March 2024


Death before life

Easter’s joy waits on the horizon, and we can hardly wait. We need the reminders of new life—resurrection—that are possible because of Jesus. It also seems appropriate that we remember how death—Jesus’ and our own—may precede whatever we hope will come to pass because of Easter.   Death looms large in news stories and in our national psyche. As these words find their way onto this screenMORE...

Dirty cloaks

A Palm Sunday question: what happened to all the cloaks that parade-goers threw on the ground as a carpet for Jesus’ donkey-riding?  How would they have responded when asked, “So, what are you going to do with your dirty clothes now?” This would not be a small question. A cloak was probably the most necessary outer-garment in the minimal wardrobes of these palm-wavers. When their cloaks hit theMORE...

*Emptied Easter?

None of us would ever empty Easter of its power. Absent Easter’s premises and promises, the Christian life wouldn’t have much more to offer than a religion invented by science fiction writers or social malcontents.   What, then, might happen if, after Easter had passed, we hadn’t changed one iota of our lives. Wouldn’t we be turning Easter into something artificial or empty?  It would notMORE...

Dealing with dysfunction

(I’m not sure where to go with this splotch of thoughts that keeps whirling around in my brain. So you can mark what follows as the kind of musing that stays around until it makes sense or invites action. This blog’s blob: Dysfunction that spreads.)   I’ve seems lately that dysfunctions and dysfunctional people are cropping up everywhere. (My working definition: There areMORE...

Dealing with dread, Part II

(When I profiled Generation Dread: Finding Purpose in an Age of Climate Anxiety by Britt Wray, I noted what I thought might be an empty spot: The foundational nature of spiritual matters, perhaps best perceived and promoted in congregations. Today some continuing thoughts about those possibilities.) My premise here: Our congregations are communities (of belief and practice) that can deal wiselyMORE...

Dealing with dread Part I

(Awhile back, I profiled Generation Dread: Finding Purpose in an Age of Climate Anxiety  by Britt Wray. The book accumulates concepts that can be helpful in grasping the nature of climate anxiety, as well as our reactions to it. These few ideas caught my interest…) Narrative foreclosure Psychologist Ernst Bohlmeijer and colleagues (Netherlands’ University of Twente) coined this term to refer toMORE...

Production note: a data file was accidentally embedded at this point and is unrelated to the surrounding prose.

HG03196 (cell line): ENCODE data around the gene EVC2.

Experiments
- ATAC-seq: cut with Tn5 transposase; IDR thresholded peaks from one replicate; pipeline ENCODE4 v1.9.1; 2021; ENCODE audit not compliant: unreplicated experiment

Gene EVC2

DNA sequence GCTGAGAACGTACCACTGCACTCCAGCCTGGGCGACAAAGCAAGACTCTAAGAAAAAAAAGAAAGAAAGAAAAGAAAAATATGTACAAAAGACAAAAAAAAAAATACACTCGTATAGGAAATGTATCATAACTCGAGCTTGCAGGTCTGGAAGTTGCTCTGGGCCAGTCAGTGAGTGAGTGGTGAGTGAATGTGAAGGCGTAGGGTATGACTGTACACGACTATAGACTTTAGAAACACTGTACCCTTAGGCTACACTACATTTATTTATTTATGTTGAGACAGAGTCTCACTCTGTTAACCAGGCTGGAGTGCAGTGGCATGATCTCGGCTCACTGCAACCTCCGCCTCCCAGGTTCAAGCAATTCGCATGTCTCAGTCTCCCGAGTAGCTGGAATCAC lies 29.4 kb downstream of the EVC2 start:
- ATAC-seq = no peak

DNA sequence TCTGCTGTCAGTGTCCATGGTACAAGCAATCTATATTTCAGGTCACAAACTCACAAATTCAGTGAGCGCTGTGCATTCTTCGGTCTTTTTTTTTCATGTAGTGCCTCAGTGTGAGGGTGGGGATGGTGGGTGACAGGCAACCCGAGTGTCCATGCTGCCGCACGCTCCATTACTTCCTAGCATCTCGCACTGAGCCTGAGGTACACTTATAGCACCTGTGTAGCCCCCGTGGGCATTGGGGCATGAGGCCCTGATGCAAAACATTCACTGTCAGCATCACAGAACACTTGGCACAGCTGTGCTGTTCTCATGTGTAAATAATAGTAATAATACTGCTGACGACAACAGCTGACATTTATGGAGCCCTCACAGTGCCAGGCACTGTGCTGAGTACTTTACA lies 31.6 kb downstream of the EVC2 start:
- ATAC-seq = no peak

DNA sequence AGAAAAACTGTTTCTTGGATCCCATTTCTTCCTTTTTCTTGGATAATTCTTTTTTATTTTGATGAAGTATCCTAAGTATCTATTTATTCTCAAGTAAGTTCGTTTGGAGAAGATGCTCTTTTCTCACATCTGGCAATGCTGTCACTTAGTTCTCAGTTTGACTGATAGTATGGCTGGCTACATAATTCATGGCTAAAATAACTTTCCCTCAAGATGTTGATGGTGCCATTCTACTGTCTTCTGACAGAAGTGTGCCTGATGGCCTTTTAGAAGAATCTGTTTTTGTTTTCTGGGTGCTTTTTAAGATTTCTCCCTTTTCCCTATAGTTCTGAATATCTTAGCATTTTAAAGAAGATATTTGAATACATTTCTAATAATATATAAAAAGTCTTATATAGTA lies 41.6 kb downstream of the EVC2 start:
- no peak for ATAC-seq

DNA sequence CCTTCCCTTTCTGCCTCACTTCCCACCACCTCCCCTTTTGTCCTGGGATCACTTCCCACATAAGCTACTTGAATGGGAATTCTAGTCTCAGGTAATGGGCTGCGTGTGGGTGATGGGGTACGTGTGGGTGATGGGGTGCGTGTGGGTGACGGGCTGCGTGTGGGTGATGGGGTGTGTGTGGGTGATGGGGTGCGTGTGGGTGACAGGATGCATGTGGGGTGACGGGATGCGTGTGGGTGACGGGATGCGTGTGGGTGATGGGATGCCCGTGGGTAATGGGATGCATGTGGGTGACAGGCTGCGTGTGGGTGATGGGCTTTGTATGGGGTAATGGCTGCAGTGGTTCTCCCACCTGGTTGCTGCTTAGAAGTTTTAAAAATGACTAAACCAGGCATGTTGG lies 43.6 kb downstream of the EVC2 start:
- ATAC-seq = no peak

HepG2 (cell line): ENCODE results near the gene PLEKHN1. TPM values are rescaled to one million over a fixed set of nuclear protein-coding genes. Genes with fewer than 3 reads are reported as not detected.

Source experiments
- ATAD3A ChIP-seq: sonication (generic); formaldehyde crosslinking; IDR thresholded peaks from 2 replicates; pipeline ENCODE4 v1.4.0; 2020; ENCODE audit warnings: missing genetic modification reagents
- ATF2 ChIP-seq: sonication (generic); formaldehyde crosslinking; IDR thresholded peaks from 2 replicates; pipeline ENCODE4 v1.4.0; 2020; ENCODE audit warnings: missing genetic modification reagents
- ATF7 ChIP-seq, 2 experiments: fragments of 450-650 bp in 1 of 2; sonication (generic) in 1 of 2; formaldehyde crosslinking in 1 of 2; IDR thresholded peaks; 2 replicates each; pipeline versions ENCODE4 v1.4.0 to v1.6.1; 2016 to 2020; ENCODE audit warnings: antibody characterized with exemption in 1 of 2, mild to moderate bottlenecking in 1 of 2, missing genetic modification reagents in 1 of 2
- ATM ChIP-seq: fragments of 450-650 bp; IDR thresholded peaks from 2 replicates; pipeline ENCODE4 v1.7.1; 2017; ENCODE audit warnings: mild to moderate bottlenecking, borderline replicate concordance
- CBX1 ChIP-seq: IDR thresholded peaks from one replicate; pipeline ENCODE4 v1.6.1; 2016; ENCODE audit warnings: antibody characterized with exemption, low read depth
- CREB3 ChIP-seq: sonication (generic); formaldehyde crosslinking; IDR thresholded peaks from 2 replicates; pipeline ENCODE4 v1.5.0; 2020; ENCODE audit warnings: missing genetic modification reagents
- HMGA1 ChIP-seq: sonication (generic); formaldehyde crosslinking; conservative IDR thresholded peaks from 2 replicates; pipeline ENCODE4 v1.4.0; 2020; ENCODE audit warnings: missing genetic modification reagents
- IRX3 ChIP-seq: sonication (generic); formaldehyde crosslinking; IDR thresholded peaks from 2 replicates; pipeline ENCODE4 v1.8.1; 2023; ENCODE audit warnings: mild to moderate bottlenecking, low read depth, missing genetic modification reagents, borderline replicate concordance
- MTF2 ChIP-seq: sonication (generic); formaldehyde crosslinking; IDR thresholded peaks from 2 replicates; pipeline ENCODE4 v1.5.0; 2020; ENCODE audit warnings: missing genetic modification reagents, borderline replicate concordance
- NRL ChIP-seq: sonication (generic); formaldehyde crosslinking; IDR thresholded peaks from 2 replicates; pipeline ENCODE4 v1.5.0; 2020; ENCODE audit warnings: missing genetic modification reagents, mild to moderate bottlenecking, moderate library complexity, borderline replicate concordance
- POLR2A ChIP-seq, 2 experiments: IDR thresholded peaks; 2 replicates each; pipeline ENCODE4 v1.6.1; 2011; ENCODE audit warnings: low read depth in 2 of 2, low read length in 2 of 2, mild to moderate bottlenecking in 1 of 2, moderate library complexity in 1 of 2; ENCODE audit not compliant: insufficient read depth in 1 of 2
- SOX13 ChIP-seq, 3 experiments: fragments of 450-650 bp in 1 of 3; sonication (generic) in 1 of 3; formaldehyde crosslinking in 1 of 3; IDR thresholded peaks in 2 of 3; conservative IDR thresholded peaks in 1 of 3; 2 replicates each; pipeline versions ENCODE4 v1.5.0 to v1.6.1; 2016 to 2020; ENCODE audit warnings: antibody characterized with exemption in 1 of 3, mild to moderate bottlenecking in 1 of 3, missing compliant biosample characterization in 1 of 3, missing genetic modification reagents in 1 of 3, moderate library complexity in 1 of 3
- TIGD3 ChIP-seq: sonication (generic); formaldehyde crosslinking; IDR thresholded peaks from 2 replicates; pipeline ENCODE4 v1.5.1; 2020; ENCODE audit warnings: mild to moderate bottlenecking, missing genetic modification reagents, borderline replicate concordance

Crossing over into daft?

Some of us oldsters use language patterns that can be strange. We sometimes communicate with a variety of verbal styles, including those that are arcane, lighthearted or metaphor-rich. The possible difficulty, though: Those ways of speaking and writing can also be perceived as signals that we’re having trouble finding our verbal marbles. That we’ve gone daft. Some listeners believe that onlyMORE...

Attractive communities

(Today’s entry is NOT about your nearby senior citizen lifestyle complex, or about Del Webb properties anywhere in the world. Instead, I’ve been thinking about how so many congregations are truly attractive.) Over the years I’ve noticed that some congregations don’t think of themselves as attractive anymore. That saddens me, because that kind of thinking can become as self-predictive as it may beMORE...

Denying ourselves and carrying our crosses

My climate anxiety peaks periodically. When that happens, Luke 9:23b (KJV) pops into my memory—“Deny yourself and take up your cross”—as one possible part of the solution to global warming. I wonder if a society-wide ascetic mindset—although not easily engaged—might tamp down the factors that are causing our planet’s ecosystems to unravel. That theology feels hard to put into practice. If I’mMORE...

Bob Sitze

BOB SITZE has filled the many years of his lifework in diverse settings around the United States. His calling has included careers as a teacher/principal, church musician, writer/author, denominational executive staff member and meat worker. Bob lives in Wheaton, IL.

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